Enslaved people were exploited to grind grains and make bread in the cramped bakery with iron-barred windows and no exit to the outside world.
The bakery was found in a home as part of a larger project in the Regio IX area of the Pompeii archaeological park in southern Italy. It reveals more evidence on the daily life of Pompeii’s enslaved people who are often sidelined in history lessons of the ancient city.
Indentations in the floor were also discovered, pointing to the movement of the animals who were forced to walk around blindfolded for hours, the archaeological park statement said.
“It is a space in which we have to imagine the presence of people of servile status,” Pompeii’s director Gabriel Zuchtriegel said.
“It is the most shocking side of ancient slavery, the one devoid of both trusting relationships and promises of manumission, where we were reduced to brute violence, an impression that is entirely confirmed by the securing of the few windows with iron bars.”
The home is believed to have been undergoing renovations when Mount Vesuvius erupted in AD79, destroying Pompeii as it was submerged by volcanic ash.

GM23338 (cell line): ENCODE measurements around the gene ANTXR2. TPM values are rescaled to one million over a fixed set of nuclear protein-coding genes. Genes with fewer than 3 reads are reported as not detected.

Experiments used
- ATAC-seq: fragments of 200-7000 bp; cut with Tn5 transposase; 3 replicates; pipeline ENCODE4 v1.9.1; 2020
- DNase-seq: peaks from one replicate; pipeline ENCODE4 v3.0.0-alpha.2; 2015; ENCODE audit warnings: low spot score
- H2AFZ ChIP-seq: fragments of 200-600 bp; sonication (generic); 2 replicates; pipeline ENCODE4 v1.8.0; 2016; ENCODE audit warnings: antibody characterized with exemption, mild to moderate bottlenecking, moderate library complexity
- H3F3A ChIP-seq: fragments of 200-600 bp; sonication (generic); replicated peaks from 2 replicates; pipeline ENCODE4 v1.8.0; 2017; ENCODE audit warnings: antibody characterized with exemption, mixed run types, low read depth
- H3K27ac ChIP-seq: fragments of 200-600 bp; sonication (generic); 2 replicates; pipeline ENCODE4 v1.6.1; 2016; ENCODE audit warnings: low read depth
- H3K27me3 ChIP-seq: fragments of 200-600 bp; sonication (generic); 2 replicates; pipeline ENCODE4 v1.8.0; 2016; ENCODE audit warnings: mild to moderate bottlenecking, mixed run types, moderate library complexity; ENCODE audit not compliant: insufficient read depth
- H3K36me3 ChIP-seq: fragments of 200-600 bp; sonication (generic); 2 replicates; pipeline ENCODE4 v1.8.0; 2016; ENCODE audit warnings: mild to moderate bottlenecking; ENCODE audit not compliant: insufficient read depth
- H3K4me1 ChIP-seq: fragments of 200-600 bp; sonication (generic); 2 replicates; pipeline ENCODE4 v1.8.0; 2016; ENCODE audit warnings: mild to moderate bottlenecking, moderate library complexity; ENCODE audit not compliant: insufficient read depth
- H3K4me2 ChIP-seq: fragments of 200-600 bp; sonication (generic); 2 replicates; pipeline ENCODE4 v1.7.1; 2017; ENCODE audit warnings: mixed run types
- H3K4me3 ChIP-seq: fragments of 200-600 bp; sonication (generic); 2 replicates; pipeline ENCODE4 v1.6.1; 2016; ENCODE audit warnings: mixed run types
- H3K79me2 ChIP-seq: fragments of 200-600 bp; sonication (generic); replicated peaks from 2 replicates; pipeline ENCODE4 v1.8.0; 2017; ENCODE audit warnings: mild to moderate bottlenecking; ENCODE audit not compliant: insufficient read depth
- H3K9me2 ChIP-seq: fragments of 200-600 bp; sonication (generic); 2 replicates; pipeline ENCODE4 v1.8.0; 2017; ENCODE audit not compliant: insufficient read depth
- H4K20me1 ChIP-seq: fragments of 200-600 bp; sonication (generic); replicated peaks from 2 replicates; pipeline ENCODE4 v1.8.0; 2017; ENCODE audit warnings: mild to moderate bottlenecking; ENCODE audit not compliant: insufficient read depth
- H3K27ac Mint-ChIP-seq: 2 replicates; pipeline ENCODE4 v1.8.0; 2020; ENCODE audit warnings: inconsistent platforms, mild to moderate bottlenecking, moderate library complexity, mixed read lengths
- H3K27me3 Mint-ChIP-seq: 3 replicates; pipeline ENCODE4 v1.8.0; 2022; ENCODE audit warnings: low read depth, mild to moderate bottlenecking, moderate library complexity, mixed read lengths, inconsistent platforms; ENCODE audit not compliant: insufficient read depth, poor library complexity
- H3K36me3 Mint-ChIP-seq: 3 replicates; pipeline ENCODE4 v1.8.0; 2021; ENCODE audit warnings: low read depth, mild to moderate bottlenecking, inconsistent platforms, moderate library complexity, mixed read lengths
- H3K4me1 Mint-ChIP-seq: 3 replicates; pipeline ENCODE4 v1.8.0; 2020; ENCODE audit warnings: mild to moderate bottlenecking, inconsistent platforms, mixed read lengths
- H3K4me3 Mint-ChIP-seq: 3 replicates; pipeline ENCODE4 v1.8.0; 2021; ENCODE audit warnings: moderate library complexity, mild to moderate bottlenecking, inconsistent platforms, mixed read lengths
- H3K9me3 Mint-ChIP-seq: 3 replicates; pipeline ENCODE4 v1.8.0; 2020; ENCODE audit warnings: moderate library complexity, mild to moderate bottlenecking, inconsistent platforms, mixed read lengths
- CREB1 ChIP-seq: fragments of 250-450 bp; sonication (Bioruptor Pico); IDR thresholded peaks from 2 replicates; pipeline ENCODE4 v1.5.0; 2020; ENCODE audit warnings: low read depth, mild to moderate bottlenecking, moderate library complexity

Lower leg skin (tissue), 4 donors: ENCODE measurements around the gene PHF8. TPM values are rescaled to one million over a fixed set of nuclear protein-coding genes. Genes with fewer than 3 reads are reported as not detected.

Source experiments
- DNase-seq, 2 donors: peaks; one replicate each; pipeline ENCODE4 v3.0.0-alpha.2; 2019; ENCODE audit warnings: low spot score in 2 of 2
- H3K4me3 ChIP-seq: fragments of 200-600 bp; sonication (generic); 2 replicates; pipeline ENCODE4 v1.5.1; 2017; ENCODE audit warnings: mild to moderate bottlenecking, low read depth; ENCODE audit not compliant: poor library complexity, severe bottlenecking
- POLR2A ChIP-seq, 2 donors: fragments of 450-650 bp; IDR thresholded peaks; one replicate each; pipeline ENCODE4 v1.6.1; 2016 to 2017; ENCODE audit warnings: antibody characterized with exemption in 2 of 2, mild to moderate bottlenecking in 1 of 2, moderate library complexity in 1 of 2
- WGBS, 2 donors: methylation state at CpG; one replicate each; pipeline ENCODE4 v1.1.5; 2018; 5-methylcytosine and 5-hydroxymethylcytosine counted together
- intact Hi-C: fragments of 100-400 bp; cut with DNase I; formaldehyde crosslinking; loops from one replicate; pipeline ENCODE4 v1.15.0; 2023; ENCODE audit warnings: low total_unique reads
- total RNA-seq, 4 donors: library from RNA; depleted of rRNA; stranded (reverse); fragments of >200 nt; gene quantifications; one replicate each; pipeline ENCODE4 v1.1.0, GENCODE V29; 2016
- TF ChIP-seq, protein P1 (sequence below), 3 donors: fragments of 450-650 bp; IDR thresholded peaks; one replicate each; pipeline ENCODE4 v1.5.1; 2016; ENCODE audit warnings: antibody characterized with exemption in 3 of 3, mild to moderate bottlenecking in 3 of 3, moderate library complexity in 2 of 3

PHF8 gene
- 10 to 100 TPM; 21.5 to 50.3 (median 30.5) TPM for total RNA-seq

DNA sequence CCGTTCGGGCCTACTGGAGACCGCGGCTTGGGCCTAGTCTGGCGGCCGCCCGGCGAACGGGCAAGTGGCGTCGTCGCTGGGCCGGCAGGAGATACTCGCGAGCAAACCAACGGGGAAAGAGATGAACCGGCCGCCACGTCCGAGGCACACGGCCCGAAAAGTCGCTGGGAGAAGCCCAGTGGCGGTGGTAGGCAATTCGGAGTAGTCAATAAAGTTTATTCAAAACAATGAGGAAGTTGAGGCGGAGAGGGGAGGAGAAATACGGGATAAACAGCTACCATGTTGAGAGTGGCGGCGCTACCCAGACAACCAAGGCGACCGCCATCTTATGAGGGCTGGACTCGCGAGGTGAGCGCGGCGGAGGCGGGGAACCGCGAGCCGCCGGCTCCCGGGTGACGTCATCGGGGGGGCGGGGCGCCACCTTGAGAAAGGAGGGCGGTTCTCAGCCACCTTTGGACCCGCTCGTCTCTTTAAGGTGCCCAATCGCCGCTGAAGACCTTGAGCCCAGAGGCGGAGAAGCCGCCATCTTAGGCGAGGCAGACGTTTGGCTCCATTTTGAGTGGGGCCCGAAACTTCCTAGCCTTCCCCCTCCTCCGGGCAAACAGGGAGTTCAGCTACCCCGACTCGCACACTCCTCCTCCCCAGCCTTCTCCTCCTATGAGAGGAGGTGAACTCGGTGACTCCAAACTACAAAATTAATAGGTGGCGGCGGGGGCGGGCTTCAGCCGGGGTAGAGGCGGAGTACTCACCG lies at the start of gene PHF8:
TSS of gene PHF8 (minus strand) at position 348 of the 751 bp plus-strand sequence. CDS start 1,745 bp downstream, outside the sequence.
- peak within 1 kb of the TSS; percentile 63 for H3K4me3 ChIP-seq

Thousands of Romans who had no idea they were living beneath one of Europe’s biggest volcanoes were killed.
As the eruption buried the city in a thick layer of ash, many of its residents and buildings were preserved.
The site has seen a burst of recent archaeological activity aimed at halting years of decay and neglect, largely thanks to a recently concluded 105-million-euro ($113 million) EU-funded project. In August, archeologists discovered a small bedroom in a Roman villa near Pompeii that was almost certainly used by slaves.
An exhibition dedicated to the enslaved people of Pompeii will begin at the archaeological park on 15 December.